Are Tesla Shares an Accident Waiting to Happen?

Feb.18.11 | About: Tesla Motors (TSLA)
Tesla (NASDAQ:TSLA) makes a very unique product; however, I think there are a number of challenges facing the company which are likely to make investing in Tesla shares a poor choice in the long term.
As a relatively new automaker, Tesla faces execution risks, quality control risks, market/consumer acceptance risks, and financial risks. Investors should be asking themselves what happens if Tesla can't deliver the new S model on time, what if a Tesla model faces similar recall issues Toyota (NYSE:TM) has had recently, what if consumer interest is inadequate to meet sales goals, and how long can the company continue without generating any profit?
There are large dealerships across the U.S. that sell more vehicles in a single year than Tesla has sold since inception. There might not be enough consumer demand to support an automaker (much less a dealership) with such a limited electric vehicle product line. It's also worth pointing out that while electric cars have zero emissions, that is only because the emissions/environmental impact of the electric power is happening at the time the electricity is generated. Much of the electricity is generated in the U.S. by burning coal, and other methods which clearly are not zero-emissions or environmentally friendly.
Hope and hype won't fuel Tesla shares forever. Tesla recently reported a quarterly loss of about $50 million and revenues of about $36 million. When you have a company losing more money than it has in revenues, something is going to have to change pretty fast. I won't be surprised if Tesla offers more shares in order to raise capital in the coming months.
Do you know anyone who currently owns or plans to buy a Tesla? I don't, and I live in a very affluent area. Tesla appears to have about 3,700 "reservations" for the model S, but when you look at the terms on this "reservation," they do not lock in pricing, a production slot or an estimated delivery date. The document also says that the $5,000 deposit paid to make a reservation is fully refundable. So how many of these people will actually move forward with a purchase, and how many are going to think twice before buying the first model year of a sedan from this young company and request a full refund on their deposit? In my opinion, these reservation agreements mean very little to either Tesla or the potential buyer at this time, as they show almost no commitment by either party to making a deal.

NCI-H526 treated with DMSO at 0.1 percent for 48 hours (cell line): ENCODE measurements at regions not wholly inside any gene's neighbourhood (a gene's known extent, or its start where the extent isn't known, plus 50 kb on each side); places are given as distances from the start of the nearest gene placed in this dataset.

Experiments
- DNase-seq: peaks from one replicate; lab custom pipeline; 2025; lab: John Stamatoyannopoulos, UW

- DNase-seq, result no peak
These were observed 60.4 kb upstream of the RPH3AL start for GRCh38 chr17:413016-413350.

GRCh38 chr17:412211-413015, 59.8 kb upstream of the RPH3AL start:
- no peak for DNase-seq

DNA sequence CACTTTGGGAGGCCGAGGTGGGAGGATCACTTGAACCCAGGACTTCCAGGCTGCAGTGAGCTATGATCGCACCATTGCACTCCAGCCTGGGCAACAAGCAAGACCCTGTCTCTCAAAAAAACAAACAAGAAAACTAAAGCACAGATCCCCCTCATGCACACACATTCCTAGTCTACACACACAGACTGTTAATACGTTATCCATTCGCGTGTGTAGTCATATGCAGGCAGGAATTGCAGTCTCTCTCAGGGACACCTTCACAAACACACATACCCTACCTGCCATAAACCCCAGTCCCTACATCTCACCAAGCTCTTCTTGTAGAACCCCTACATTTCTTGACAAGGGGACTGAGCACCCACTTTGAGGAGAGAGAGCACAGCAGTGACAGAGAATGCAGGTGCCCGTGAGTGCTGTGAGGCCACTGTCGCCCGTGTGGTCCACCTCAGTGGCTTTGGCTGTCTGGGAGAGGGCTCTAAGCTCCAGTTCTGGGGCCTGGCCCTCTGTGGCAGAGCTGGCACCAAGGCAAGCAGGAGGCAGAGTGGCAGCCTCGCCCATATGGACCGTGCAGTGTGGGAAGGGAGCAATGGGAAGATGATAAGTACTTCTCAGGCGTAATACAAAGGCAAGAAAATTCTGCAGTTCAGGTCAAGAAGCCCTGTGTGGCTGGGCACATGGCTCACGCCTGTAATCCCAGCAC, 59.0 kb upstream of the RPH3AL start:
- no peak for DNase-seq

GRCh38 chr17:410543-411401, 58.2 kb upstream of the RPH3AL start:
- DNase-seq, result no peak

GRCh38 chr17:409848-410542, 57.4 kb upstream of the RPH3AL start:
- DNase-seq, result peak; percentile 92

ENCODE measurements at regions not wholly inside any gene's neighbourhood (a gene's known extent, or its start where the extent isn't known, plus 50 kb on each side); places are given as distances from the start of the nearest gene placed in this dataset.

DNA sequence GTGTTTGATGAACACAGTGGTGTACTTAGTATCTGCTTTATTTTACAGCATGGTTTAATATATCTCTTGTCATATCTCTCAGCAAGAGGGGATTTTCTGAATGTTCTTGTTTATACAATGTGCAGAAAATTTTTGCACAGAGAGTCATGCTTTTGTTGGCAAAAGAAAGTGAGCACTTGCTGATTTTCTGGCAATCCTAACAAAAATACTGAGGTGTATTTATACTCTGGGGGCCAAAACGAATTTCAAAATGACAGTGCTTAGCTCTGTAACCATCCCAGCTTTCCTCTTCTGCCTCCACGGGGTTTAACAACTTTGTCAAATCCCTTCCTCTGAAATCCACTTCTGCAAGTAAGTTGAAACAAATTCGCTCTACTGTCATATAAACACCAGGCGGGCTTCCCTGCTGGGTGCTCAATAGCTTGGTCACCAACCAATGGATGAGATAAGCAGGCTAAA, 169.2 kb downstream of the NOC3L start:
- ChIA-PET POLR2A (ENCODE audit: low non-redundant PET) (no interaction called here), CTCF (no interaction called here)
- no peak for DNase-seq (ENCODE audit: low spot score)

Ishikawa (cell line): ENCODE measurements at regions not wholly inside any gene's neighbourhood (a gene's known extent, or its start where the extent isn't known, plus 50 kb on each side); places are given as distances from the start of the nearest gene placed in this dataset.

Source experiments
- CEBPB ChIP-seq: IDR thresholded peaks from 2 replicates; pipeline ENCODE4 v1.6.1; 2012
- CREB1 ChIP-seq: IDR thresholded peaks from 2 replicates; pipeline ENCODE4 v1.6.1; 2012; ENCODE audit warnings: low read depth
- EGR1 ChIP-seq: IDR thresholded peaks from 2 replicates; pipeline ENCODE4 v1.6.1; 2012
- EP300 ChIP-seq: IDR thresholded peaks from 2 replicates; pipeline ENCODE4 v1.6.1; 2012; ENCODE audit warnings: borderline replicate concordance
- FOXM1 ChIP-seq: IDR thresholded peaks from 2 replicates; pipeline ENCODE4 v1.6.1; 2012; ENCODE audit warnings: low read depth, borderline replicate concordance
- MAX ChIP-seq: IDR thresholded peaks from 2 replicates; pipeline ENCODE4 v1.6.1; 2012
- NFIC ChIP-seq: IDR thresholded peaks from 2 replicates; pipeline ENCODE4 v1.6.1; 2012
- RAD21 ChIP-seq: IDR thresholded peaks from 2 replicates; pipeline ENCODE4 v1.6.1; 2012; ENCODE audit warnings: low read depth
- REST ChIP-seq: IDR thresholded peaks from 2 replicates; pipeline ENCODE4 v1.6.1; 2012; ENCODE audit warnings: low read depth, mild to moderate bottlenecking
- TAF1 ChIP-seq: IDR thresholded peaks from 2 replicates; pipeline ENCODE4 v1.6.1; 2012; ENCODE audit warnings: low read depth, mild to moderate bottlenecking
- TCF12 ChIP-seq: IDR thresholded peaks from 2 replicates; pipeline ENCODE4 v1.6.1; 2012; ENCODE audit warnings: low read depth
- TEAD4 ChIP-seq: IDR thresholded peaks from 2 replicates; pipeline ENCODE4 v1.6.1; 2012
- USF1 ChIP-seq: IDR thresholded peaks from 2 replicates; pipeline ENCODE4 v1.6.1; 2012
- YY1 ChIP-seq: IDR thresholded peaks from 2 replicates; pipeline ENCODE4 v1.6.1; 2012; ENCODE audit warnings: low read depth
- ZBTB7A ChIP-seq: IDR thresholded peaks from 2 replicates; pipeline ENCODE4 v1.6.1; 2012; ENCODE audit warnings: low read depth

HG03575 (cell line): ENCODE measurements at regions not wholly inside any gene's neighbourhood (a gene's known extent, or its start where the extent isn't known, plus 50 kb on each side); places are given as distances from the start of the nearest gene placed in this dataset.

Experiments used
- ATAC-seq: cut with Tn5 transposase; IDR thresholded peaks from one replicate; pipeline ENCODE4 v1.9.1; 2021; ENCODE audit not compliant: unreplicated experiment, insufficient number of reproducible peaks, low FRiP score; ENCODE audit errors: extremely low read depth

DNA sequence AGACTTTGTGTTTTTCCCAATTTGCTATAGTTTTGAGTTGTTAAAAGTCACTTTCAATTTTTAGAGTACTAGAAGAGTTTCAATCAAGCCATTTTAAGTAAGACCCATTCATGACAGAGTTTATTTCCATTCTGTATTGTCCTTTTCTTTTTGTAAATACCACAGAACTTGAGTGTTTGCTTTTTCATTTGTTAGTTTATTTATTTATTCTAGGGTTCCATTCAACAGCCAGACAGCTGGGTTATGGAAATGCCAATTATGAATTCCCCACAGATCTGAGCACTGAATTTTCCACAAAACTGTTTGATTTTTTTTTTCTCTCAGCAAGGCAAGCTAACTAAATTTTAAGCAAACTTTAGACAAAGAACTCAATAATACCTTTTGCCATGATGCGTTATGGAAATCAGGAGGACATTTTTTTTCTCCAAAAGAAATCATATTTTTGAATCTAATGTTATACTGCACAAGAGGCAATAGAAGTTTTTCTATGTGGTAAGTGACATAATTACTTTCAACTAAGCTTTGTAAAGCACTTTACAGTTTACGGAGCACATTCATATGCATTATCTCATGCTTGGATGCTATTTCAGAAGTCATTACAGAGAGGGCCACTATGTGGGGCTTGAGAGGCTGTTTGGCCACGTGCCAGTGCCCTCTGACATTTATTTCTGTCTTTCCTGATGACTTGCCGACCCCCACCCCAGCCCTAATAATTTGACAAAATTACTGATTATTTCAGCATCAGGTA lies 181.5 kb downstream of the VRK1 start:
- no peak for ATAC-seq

The model S is supposed to be on track for delivery in mid-2012. But what happens if this is delayed? I would not be surprised if unexpected problems and delays come up just as they frequently do with anything from a kitchen remodel to the delivery of Boeing's (NYSE:BA) new Dreamliner model. If a company with the experience, engineering and financial resources of Boeing can run into major delays in delivering a new model, I believe Tesla can too.
No car maker in recent history has ever lasted for long with just two models, and I know of none that have made it based solely on electric vehicles. Just imagine what would happen if Ford (NYSE:F), GM or Nissan (OTCPK:NSANY) only had one or two models ... and their entire two-model lineup was based solely on electric power.
I think too many investors are in Tesla shares for the cool factor and ego, rather than return on investment. If you can't afford a Tesla Roadster, you can still buy a few shares of stock and live the dream, right? Nobody probably wants to tell people at a cocktail party that they own shares of Penske Automotive Group (NYSE:PAG) when they could say Tesla instead. PAG owns many premium car dealerships throughout the U.S. PAG's annual revenues are over $10 billion and its market cap is about $1.9 billion, versus Tesla's market cap of about $2.3 billion.
Tesla's recent quarterly revenues were about $36 million and PAG's were $2.8 billion. PAG is making millions in profits, and TSLA is losing many millions in a quarter. What that tells me is that Tesla investors will need to see absolutely incredible revenue and profit growth for many years for it to be able to grow into the over $2 billion market value it currently has.
In my opinion, Tesla cars are a novelty; based on its current plans, I don't see why Tesla shares won't end up as a novelty like many other dream car concepts from Delorean to Tucker. If you want to make an investment in electric cars or the auto sector, shares of PAG, Ford or GM are far less risky in my opinion. That being said, if anyone can pull this off it just might be Tesla CEO Elon Musk -- but I will watch this company from the sidelines.
Disclosure: I have no positions in any stocks mentioned, and no plans to initiate any positions within the next 72 hours.